But for months, this strength—his profound influence over the party’s direction—has been treated as a weakness. In late December, The New York Times labeled Sanders a “victim of his own success,” arguing that he’d lost his edge because his positions on health care, Wall Street, and the minimum wage have become party orthodoxy. “Sanders may have been the runner-up in the last Democratic primary, but instead of expanding his nucleus of support, in the fashion of most repeat candidates, the Vermont senator is struggling to retain even what he garnered two years ago, when he was far less of a political star than he is today,” Jonathan Martin and Sydney Ember wrote.

Three months later, this take—echoed by other leading publications—seems to have gotten Sanders backwards. While other campaigns have rushed to embrace Sanders policies, such as Medicare for All, he remains the party’s policy pacesetter. Other Democrats who are parroting his positions, often in watered-down form, have yet to dent Sanders’s poll numbers, even as more candidates enter the race. This is even true of Warren, whose ambitious policy work has surpassed Sanders’s in detail and scope (if not in radicalism).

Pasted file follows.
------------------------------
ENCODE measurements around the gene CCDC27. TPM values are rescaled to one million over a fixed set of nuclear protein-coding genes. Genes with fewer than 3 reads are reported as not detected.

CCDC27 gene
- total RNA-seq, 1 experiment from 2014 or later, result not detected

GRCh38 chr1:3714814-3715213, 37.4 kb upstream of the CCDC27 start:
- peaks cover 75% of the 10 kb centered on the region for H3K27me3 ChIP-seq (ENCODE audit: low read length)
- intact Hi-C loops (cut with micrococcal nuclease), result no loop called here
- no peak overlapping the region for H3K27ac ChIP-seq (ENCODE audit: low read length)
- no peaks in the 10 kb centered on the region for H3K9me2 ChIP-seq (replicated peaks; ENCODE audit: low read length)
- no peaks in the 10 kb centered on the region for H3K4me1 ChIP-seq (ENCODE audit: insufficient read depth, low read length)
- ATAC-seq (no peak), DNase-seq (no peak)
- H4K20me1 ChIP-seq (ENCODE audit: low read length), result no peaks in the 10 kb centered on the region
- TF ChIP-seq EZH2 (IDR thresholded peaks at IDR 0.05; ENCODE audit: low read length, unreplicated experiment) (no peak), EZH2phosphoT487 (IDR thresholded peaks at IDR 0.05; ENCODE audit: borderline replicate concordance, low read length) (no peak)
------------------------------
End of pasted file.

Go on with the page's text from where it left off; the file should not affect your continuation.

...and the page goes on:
Reports of a decline in enthusiasm among Sanders’s supporters also appear to have been greatly exaggerated. His fundraising and poll numbers disprove the idea that he’s an also-ran. But there are other signs of his continued vitality. Despite his near-universal name recognition, and the media’s overwhelming attention lately to O’Rourke, Biden, and Buttigieg, Sanders has consistently been among the top three Democratic candidates in Google searches, suggesting continued interest in his campaign. Finally, he appears to be broadly liked throughout the party. A Morning Consult poll in February found that he was the second choice for voters who supported the campaigns of Biden, Warren, and O’Rourke, suggesting that support could coalesce around his candidacy as other Democrats drop out.